Taking Temperature :: Nationwide Children's Hospital

Temperature: Oral, Rectal, Tympanic and Axillary Using Digital Thermometers

The body temperature of infants and children can change quickly. Age, activity and time of day can all affect a child’s normal temperature. If your child feels warmer than usual to your touch, is sweating, shivering or seems ill, or if he or she is going to have surgery, the doctor will need to know his temperature.  A child's temperature can also show if an infection is responding to medicine the child may be taking. This Helping Hand tells about the four most usual ways of taking a temperature at home.

Picture 1 - (a)Oral digital thermometer; (b) Rectal digital thermometer; (c) Digital ear thermometer.
Image of thermometers

Kinds of Thermometers

The kind of thermometers doctors recommend for home use are digital (Picture 1). Mercury thermometers (glass with a silver line that shows the temperature) are no longer recommended. Mercury is toxic and can spill out if a glass thermometer is broken.

Ways to Take a Temperature

There are 4 ways to take a temperature at home: Oral (by mouth), rectal (by rectum or bottom), tympanic (just inside the ear canal) and axillary (under the arm). The method used usually depends on your child's age.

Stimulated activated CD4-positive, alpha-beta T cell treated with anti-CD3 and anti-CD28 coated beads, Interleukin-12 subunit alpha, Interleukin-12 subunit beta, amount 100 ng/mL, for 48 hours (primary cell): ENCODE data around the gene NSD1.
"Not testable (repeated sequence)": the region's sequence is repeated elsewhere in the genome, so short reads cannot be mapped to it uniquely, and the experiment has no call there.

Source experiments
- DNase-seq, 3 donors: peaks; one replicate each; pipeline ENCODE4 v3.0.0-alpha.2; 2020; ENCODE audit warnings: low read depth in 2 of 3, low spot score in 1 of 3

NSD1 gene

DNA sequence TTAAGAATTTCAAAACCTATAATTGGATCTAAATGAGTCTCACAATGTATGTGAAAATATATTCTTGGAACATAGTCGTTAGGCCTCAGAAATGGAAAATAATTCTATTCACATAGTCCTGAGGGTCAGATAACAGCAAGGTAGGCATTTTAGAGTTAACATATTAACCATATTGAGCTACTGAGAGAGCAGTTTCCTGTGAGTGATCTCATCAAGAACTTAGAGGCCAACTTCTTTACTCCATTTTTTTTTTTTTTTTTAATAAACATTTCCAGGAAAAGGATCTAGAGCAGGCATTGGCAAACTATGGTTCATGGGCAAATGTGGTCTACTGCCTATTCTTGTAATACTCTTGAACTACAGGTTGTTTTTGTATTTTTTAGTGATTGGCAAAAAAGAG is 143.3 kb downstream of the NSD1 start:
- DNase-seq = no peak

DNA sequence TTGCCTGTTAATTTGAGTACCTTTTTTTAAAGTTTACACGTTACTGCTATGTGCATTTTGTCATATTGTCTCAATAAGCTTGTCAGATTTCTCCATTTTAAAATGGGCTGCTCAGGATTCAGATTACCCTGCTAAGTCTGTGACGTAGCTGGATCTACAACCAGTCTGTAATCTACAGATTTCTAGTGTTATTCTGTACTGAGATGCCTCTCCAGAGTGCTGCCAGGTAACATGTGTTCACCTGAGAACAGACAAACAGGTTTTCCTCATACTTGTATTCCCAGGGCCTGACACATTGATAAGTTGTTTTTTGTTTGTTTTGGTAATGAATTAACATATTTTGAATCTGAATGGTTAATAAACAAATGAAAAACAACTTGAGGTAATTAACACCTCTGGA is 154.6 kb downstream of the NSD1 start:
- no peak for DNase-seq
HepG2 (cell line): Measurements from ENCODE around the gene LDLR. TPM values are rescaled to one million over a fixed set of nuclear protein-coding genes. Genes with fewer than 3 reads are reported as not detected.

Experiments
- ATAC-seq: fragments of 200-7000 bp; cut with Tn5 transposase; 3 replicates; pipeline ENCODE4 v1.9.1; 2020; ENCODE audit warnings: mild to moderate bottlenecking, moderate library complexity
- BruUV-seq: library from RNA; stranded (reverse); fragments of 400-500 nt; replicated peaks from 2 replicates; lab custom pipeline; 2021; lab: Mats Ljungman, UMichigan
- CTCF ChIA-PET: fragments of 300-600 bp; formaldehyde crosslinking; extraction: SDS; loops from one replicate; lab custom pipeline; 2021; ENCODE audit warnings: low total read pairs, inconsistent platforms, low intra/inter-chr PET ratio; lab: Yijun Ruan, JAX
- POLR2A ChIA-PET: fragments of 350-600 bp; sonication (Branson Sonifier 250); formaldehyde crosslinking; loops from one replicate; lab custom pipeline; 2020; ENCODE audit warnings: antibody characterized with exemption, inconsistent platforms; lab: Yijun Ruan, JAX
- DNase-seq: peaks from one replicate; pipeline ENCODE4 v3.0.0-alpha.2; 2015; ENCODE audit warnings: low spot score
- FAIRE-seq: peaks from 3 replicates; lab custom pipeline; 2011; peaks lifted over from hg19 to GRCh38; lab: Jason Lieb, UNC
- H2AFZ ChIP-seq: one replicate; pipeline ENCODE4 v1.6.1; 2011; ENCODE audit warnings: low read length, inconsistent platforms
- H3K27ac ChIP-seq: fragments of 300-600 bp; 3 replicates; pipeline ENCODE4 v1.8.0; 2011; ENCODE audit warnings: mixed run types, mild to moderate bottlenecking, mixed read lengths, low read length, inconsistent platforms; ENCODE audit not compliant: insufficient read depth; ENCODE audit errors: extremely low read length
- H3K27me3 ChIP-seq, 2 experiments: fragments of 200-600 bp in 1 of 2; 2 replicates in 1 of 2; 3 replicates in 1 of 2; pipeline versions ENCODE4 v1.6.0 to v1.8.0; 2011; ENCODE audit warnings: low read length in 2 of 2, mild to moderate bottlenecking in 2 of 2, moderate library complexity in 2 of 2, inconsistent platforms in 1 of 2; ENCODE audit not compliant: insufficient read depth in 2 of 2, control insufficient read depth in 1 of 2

• For a newborn through 3 months, take a rectal temperature.
  • For children 3 months through 3 years, take a rectal, ear or axillary temperature.
  • For children 4 years to 5 years, take a rectal, oral, ear or axillary temperature.
  • For children 5 years or older (who can hold the thermometer under the tongue and keep the mouth closed), take an oral, ear or axillary temperature.

Remember: Children move around. To be sure you are recording your child’s correct temperature never leave him alone while you are using a thermometer.

How to Take a Temperature

Oral Temperature

Picture 2 - Taking temperature by mouth.
Image of thermometers
  • Use a thermometer with a long bulb.
  • Be sure your child has not had anything hot or cold to eat or drink for 20 minutes before you take his temperature.
  • If your child has been sleeping, give him time to wake up completely.
  • Place the tip of the thermometer in your child’s mouth, under and toward the middle of the tongue to one side (Picture 2). 
  • If your child cannot hold the thermometer in place with his tongue and fingers without biting it, hold it in place for him for 30 seconds. When you hear a beep, take the thermometer out of his mouth and read the temperature.
  • Wash the thermometer and rinse with cool water. Wipe it dry before you put it away.
  • The average normal temperature taken by mouth is 98.6°F.

Rectal Temperature

Picture 3 - Taking temperature rectally.
Image of thermometers
  • Use a thermometer with a stubby bulb.
  • Place a diaper or other cloth across your lap and place your child over the padding on his stomach (taking the temperature this way can cause the child to have a bowel movement). 
  • Put a small amount of petroleum jelly (such as Vaseline®) on the bulb of the thermometer.